What do you Mean by Cell Types?

Plants are made up of a variety of cell types that include both living and dead cells. These cells provide them mechanical and structural support along with the growth of plants. Plant tissue is a group or collection of cells, which are similar in structure and work together to accomplish a specific function. Plant cells are most similar to animal cells, both being eukaryotic cells.

Division of Plant Tissues

Plant tissues are categorized into two main types based upon the ability to divide. The two divisions are:

  1. Meristematic tissue
  2. Permanent tissues.

Meristematic tissue

  • This type of tissue has the potential to divide very fast.
  • The cells of meristematic tissue cells are small, cuboidal, living, and have a big nucleus.
  • This tissue has no intracellular spaces.

The meristematic tissues are further divided into three main tissues depending on the location in the plant. These three tissues are apical, lateral, and intercalary meristems.

  • Apical meristem: this type of meristem is present at the growing roots and shoot tip and is accountable for increasing the plant length.
  • Lateral meristem: This type of meristem is present at the radial portion of the stem or root. Lateral meristem is accountable for plant thickness.
  • Intercalary meristem: this type of meristem is present at the internodes or the base of the leaves and is accountable for the size of the internode.

Permanent tissue

These are the tissue that has lost its ability to divide but important for the plant as it provides strength and flexibility to the plant.

Permanent tissue has been divided further into two types:

  • Simple Permanent tissue 
  • Complex Permanent tissue

Simple permanent tissue is formed by collecting similar types of plant cells that perform the same function. It is further divided into three types:

  • Sclerenchyma Cells
  • Collenchyma Cells
  • Parenchyma Cells

Sclerenchyma Cells: These are dead plant cells, elongated in shape, and have lignin present in their cell wall.  It is mainly present in the covering of seeds, nuts, and veins of leaves and stems vascular tissues. They have no intercellular spaces. The function of this tissue is to provide mechanical strength to the plant. The sclereids are the reduced form of sclerenchyma cells having high lignified walls. Sclereids are present in the seed coats of legumes, nuts, fruit walls, and grit of guava and pear.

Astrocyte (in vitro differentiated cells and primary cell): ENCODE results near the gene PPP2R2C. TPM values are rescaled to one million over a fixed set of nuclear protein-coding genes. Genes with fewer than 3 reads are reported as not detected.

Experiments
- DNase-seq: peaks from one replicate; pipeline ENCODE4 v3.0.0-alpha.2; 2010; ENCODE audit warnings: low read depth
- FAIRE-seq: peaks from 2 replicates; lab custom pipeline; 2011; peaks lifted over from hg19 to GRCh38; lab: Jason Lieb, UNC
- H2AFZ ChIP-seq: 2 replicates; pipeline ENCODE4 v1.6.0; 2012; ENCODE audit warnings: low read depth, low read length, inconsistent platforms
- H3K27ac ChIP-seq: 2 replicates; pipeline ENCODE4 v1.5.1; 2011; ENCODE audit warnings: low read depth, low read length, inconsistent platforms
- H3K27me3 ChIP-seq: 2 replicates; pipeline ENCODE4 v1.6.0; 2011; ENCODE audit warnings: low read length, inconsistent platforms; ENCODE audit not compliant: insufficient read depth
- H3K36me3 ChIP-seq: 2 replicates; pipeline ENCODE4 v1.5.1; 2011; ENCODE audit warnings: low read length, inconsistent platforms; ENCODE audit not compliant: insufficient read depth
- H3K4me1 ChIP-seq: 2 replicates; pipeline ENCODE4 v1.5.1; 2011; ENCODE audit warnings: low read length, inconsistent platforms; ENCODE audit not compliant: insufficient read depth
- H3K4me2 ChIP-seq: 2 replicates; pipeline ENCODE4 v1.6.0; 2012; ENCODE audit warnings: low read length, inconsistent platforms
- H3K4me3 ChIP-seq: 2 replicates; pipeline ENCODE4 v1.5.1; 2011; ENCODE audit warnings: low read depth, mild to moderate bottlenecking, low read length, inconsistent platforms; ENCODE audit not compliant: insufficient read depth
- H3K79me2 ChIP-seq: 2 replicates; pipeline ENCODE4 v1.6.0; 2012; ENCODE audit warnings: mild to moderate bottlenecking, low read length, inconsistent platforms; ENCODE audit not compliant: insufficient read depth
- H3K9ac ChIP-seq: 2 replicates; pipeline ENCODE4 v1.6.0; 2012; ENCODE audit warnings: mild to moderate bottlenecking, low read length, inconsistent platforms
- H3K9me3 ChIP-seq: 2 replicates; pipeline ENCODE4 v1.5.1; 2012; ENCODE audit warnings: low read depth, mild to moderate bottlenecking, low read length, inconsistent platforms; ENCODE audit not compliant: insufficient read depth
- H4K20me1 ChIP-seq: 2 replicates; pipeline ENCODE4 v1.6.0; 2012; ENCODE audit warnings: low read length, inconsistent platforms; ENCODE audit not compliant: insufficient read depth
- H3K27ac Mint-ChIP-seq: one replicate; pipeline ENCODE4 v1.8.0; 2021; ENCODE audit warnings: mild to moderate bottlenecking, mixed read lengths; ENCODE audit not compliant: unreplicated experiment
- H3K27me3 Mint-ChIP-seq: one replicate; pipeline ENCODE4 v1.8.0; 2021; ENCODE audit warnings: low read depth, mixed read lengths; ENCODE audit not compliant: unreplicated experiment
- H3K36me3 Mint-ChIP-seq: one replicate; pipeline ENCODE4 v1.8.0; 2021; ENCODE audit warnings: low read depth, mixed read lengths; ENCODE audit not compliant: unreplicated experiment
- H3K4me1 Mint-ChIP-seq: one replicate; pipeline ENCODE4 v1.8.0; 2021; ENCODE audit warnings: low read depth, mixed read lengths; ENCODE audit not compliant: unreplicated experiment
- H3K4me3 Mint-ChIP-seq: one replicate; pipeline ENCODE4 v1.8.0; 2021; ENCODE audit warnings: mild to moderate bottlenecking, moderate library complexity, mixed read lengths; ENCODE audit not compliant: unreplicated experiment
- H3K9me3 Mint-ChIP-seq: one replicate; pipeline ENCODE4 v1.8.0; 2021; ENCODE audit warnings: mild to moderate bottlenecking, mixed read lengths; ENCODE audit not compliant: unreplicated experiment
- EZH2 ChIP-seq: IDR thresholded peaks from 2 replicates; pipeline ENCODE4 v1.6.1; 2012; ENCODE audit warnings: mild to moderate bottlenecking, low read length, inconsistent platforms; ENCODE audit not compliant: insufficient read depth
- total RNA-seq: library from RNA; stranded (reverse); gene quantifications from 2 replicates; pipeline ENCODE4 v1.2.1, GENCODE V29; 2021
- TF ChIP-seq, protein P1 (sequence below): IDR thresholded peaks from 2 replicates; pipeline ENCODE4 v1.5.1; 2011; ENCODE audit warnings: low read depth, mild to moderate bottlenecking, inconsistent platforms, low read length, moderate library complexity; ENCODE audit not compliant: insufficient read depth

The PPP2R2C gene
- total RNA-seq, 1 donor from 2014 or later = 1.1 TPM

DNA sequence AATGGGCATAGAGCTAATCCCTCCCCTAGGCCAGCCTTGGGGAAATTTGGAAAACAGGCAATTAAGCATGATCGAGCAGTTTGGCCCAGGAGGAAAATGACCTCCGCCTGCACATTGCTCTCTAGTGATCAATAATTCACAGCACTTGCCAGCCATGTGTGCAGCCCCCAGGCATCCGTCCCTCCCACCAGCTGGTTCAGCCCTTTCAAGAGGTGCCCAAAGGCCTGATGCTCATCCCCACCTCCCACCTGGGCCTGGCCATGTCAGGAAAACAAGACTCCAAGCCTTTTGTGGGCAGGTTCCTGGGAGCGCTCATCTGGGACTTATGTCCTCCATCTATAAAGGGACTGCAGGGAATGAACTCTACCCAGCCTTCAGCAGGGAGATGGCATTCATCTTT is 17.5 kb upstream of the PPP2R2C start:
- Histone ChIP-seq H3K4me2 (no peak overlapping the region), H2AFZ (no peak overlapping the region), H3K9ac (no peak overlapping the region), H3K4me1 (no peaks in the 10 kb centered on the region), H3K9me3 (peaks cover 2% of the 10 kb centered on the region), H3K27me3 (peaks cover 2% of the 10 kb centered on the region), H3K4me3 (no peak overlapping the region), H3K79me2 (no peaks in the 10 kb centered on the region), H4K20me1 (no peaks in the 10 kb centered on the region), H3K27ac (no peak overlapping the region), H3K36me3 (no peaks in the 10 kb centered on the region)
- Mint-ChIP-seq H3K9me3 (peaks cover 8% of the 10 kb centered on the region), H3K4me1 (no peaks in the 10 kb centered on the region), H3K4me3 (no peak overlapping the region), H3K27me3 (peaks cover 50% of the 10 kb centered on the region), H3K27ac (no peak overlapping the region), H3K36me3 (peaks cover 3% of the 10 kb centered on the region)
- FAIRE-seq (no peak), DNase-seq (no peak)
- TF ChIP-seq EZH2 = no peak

Collenchyma Cells: These are living plant cells with minute intercellular gaps and cell walls made up of pectin and cellulose. The function of the collenchyma cells is to provide a structural framework and mechanical support to plants as the collenchyma cells have a thick cell wall with very few intracellular spaces. They are present mainly in the cells that have a primary cell wall and secondary cell wall.

Parenchyma Cells: These are living plant cells and have different shapes like oval, polygonal or elongated.  These cells have big central vacuoles and intercellular spaces between them. They are present in the cells that have a primary cell wall. There are mainly three types of parenchyma cells depending upon the function they perform.

  • Parenchyma cells having chloroplasts are known as chlorenchyma which helps in absorbing light during photosynthesis.
  • Parenchyma cells having big air voids are called aerenchyma, whose function is to maintain buoyancy in water plants.
  • Few parenchyma cells act as storage chambers for starch in the case of vegetables and fruits.

Complex Permanent tissue is formed by collecting different types of plant cells that perform the same function. It is divided into two types.

  • Xylem
  • Phloem


Xylem helps in the transportation of dissolved substances and water throughout the plant-like stem to the leaves from the plant's root. The xylem comprises four types of cells: vessel elements, tracheids, xylem fibers, and xylem parenchyma.

  1. Tracheid's are dead, tube-like cells and have tapered ends. Tracheids are devoid of protoplasm and have thick lignified walls. These cells are involved in water and mineral transport.
  2. Vessels are advanced xylem elements that mainly present in flowering plants. Similar to tracheids, vessels are dead cells and have a tube-like appearance. Lignin is present in their cell wall and has a central cavity. The function of the vessels is to provide rigidity and resistance to the cell wall. Moreover, vessels also prevent the cell wall from collapsing during excess transpiration.
  3. Xylem fibers are dead cells having lignified walls and contain a large central lumen. They provide support to the plants and are involved in the transport of water.
  4. Xylem parenchyma:  are the living parenchyma cells of the xylem that help transport water to a short distance only.

The xylem is divided into two types: protoxylem and metaxylem.

  • Protoxylemis the first xylem formed in the plant.
  • Metaxylemis the xylem formed after protoxylem.


Phloem helps in the transportation of food made in the leaves to all different parts of the plant. The phloem tissue comprises phloem fibers, sieve elements, phloem parenchyma, and companion cells.